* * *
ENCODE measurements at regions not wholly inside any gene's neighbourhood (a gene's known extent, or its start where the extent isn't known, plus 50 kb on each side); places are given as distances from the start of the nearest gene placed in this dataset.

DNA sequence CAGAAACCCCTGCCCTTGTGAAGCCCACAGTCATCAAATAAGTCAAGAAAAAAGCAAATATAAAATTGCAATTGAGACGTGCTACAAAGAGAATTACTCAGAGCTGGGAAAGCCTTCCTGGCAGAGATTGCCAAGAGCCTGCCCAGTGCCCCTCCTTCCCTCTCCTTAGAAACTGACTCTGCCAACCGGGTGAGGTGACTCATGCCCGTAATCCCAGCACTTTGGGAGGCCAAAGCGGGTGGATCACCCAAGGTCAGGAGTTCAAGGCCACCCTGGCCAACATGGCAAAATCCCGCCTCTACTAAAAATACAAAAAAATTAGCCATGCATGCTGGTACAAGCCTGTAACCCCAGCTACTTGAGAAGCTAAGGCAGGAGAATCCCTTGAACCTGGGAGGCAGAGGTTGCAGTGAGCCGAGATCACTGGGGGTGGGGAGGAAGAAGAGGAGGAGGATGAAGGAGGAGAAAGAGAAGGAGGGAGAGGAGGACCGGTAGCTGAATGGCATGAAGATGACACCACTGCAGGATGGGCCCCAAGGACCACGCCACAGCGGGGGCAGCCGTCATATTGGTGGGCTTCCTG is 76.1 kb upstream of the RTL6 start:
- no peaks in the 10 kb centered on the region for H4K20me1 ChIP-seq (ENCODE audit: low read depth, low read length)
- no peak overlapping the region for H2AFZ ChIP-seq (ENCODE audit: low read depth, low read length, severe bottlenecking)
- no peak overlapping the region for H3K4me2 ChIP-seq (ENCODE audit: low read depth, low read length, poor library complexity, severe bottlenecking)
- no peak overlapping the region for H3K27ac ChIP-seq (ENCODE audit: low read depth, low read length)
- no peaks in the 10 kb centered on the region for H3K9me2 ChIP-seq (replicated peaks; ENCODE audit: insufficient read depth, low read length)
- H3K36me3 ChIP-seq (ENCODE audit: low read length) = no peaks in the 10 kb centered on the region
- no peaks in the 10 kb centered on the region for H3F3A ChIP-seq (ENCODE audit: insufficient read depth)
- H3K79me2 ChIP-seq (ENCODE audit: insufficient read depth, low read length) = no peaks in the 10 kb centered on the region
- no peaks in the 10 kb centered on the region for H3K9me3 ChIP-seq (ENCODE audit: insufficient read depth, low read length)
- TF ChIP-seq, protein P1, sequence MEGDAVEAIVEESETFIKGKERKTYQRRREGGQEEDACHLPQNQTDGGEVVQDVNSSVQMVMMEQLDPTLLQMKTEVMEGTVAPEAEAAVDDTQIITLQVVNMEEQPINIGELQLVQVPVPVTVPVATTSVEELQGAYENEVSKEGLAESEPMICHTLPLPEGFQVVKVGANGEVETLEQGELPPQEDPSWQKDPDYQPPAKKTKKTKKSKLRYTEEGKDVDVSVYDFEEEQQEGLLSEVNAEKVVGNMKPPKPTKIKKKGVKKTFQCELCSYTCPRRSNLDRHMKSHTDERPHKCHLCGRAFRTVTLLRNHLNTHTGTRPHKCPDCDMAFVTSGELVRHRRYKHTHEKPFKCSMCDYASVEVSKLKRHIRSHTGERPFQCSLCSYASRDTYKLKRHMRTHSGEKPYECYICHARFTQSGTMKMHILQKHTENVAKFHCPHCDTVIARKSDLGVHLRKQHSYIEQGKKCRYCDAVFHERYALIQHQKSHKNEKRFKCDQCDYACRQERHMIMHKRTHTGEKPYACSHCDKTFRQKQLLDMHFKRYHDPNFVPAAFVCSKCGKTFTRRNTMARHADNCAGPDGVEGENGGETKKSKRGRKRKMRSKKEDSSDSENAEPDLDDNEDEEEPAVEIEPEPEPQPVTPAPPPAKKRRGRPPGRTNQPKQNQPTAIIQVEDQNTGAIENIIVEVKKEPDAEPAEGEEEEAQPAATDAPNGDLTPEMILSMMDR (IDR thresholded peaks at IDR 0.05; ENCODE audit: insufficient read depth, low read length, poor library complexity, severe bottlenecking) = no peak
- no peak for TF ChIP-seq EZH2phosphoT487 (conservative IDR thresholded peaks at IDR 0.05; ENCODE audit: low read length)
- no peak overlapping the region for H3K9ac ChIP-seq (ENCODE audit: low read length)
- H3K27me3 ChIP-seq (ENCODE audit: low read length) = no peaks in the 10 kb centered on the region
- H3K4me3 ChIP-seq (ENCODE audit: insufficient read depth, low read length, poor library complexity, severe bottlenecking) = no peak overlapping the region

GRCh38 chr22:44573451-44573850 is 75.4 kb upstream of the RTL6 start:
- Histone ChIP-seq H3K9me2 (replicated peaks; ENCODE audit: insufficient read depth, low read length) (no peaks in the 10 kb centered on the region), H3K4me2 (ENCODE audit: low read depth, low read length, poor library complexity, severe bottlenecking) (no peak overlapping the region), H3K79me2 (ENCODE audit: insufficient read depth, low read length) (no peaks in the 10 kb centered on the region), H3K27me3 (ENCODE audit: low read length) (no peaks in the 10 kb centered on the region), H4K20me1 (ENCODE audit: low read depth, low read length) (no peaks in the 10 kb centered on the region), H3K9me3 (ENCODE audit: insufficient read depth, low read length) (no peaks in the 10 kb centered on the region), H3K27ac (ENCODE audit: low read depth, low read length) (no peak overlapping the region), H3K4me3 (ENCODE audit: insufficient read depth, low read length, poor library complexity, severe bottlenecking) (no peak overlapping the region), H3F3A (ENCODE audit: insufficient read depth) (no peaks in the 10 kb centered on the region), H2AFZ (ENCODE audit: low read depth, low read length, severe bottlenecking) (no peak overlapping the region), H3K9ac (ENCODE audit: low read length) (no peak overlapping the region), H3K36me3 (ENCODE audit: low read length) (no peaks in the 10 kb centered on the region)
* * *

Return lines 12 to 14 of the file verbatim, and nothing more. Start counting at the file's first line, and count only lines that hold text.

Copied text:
- TF ChIP-seq, protein P1, sequence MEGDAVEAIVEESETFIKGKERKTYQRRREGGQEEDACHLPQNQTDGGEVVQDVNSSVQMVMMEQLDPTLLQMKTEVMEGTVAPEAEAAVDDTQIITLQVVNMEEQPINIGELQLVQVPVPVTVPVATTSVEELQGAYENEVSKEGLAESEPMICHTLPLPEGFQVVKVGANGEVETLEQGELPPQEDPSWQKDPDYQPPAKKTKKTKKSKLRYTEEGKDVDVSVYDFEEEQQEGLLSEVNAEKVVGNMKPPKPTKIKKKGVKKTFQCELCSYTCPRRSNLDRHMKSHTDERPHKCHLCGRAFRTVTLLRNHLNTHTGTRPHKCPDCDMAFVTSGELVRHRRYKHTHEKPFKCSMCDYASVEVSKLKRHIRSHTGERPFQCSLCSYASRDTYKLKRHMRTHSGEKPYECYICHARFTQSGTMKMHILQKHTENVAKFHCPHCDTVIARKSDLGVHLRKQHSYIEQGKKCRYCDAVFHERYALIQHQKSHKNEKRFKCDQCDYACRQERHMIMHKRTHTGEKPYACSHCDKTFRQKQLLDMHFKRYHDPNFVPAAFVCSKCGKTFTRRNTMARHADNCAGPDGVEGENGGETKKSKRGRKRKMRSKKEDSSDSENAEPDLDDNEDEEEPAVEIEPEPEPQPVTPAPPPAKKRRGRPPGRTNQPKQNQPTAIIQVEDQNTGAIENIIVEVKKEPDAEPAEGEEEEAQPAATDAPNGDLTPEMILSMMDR (IDR thresholded peaks at IDR 0.05; ENCODE audit: insufficient read depth, low read length, poor library complexity, severe bottlenecking) = no peak
- no peak for TF ChIP-seq EZH2phosphoT487 (conservative IDR thresholded peaks at IDR 0.05; ENCODE audit: low read length)
- no peak overlapping the region for H3K9ac ChIP-seq (ENCODE audit: low read length)